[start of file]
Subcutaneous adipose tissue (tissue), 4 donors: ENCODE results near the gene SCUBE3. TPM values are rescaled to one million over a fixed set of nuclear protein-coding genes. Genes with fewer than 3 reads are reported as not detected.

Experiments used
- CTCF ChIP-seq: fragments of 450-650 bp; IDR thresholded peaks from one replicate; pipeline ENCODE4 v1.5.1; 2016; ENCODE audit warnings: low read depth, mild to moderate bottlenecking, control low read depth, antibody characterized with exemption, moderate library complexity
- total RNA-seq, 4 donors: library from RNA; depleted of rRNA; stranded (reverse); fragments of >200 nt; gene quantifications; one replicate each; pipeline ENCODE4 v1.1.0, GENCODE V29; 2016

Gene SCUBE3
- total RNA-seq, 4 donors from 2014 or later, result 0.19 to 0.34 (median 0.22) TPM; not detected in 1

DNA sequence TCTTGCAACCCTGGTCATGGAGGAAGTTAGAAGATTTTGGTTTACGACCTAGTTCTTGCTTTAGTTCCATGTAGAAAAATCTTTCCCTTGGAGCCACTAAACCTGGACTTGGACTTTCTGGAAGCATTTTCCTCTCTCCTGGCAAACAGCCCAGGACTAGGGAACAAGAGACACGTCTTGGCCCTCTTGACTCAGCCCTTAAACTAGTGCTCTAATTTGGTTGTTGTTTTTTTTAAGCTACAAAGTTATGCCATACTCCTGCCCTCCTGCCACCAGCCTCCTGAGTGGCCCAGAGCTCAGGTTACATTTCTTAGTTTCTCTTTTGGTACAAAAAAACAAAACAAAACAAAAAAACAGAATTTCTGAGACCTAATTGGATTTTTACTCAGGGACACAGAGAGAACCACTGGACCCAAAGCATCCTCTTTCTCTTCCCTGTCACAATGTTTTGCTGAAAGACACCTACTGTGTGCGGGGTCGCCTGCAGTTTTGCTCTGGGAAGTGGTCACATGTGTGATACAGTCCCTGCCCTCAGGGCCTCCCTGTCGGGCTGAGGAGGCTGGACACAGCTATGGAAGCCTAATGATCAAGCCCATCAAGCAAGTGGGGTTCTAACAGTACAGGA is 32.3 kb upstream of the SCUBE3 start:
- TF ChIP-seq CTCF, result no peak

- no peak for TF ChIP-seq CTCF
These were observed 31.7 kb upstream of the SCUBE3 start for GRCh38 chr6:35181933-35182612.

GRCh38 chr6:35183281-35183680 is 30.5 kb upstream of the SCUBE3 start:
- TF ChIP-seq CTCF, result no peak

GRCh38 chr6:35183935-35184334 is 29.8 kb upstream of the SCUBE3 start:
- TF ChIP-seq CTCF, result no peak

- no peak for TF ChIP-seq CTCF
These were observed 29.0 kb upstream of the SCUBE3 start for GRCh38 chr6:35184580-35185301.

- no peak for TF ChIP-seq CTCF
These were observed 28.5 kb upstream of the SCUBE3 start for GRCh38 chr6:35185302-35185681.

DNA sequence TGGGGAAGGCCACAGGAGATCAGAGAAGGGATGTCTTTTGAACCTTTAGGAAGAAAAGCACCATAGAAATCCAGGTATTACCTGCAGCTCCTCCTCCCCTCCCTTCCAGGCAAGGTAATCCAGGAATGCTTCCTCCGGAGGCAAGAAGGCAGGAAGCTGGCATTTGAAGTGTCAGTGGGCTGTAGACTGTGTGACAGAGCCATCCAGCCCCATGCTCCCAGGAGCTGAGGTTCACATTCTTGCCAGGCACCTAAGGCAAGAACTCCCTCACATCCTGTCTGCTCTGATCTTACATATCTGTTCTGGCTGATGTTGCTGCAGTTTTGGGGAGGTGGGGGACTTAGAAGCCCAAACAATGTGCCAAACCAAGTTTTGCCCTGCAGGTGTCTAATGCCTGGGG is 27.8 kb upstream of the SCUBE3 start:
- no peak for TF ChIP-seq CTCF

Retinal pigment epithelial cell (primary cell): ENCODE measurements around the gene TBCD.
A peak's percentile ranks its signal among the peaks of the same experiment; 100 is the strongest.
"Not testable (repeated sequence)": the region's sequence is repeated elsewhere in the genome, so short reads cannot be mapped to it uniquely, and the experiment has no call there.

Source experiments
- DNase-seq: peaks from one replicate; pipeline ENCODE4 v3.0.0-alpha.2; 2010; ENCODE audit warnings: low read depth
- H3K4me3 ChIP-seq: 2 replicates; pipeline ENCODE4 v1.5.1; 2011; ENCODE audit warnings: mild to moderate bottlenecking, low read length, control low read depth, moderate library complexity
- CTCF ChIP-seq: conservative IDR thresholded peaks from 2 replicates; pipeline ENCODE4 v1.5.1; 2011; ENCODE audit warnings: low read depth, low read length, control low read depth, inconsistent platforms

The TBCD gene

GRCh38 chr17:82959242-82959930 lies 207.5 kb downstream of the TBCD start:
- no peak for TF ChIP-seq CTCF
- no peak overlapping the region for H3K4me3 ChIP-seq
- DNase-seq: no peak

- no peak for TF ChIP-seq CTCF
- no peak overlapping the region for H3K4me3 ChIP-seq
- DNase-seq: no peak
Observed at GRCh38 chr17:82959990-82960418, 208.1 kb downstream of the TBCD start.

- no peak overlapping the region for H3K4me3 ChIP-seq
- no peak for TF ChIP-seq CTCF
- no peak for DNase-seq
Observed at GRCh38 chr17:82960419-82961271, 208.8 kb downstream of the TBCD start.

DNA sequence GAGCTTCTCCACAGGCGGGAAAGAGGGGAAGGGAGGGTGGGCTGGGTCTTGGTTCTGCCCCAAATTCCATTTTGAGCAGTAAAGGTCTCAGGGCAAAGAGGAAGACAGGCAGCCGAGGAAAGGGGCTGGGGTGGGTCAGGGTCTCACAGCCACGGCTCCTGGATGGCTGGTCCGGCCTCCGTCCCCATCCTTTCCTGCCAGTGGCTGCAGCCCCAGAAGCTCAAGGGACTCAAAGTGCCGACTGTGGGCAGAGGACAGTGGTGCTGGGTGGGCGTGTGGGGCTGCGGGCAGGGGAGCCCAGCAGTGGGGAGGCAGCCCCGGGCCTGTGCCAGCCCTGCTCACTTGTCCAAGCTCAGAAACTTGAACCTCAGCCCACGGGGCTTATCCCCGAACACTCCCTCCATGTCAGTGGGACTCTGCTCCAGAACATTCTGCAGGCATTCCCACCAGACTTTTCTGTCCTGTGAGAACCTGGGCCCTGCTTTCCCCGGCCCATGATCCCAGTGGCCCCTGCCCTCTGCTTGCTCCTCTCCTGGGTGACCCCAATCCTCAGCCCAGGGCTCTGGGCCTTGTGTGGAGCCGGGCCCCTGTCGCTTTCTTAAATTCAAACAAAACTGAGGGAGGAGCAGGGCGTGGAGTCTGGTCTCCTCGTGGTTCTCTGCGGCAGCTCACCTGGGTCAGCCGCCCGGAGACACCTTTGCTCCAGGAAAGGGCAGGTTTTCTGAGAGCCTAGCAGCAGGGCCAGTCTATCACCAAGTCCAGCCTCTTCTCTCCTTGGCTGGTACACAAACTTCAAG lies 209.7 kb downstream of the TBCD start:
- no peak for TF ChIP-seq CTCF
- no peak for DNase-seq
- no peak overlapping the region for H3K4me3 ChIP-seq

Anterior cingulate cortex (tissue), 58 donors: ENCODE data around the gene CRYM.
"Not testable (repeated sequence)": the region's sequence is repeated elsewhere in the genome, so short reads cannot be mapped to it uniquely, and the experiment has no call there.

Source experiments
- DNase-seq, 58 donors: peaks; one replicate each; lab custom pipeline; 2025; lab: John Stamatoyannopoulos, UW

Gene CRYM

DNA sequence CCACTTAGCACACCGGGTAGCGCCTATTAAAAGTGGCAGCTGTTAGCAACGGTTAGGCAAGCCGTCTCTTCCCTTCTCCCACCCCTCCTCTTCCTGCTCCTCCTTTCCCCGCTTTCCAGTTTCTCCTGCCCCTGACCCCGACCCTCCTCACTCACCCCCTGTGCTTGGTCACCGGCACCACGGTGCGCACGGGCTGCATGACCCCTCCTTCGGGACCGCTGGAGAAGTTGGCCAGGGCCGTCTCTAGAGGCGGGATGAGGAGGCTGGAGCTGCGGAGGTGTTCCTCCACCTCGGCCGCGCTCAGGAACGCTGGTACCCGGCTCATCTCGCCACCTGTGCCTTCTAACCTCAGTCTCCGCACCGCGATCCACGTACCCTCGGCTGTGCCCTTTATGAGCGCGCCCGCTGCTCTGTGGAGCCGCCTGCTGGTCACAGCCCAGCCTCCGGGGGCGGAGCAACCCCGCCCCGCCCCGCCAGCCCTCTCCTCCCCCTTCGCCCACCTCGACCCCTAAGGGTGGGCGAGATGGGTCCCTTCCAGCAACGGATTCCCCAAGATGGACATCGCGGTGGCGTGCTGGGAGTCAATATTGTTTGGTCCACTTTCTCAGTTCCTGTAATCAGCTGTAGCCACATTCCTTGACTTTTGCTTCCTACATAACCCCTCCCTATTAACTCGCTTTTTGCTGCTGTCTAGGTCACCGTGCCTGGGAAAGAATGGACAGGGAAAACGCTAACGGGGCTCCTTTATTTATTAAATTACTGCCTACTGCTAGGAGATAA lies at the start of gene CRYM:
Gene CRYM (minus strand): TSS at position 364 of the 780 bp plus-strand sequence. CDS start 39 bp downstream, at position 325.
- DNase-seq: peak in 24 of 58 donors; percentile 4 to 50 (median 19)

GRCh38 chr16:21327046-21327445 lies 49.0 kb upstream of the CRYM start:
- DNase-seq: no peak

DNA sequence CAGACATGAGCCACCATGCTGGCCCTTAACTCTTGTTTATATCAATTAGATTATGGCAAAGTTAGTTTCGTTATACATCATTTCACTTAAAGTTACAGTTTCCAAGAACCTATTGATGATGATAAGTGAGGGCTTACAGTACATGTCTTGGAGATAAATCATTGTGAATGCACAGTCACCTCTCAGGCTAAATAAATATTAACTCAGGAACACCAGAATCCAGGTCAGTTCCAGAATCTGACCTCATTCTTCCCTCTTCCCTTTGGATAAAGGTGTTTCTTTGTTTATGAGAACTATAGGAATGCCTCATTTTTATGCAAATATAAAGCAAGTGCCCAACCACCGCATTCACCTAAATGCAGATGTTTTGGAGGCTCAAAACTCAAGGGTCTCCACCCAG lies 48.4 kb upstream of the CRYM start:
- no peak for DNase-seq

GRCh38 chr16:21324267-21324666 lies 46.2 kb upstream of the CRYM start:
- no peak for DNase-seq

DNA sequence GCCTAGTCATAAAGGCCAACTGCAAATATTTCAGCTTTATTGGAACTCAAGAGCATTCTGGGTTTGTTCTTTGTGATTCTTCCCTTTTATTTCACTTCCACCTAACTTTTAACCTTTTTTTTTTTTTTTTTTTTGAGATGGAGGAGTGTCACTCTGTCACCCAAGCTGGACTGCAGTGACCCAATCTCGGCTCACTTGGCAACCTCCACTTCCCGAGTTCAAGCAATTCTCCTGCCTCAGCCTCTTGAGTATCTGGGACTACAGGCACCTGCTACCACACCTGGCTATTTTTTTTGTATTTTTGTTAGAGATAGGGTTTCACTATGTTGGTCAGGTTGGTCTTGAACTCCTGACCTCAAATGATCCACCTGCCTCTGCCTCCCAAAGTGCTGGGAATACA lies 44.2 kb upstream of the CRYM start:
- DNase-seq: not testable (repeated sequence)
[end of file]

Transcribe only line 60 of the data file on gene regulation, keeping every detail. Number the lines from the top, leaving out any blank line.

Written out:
- DNase-seq: not testable (repeated sequence)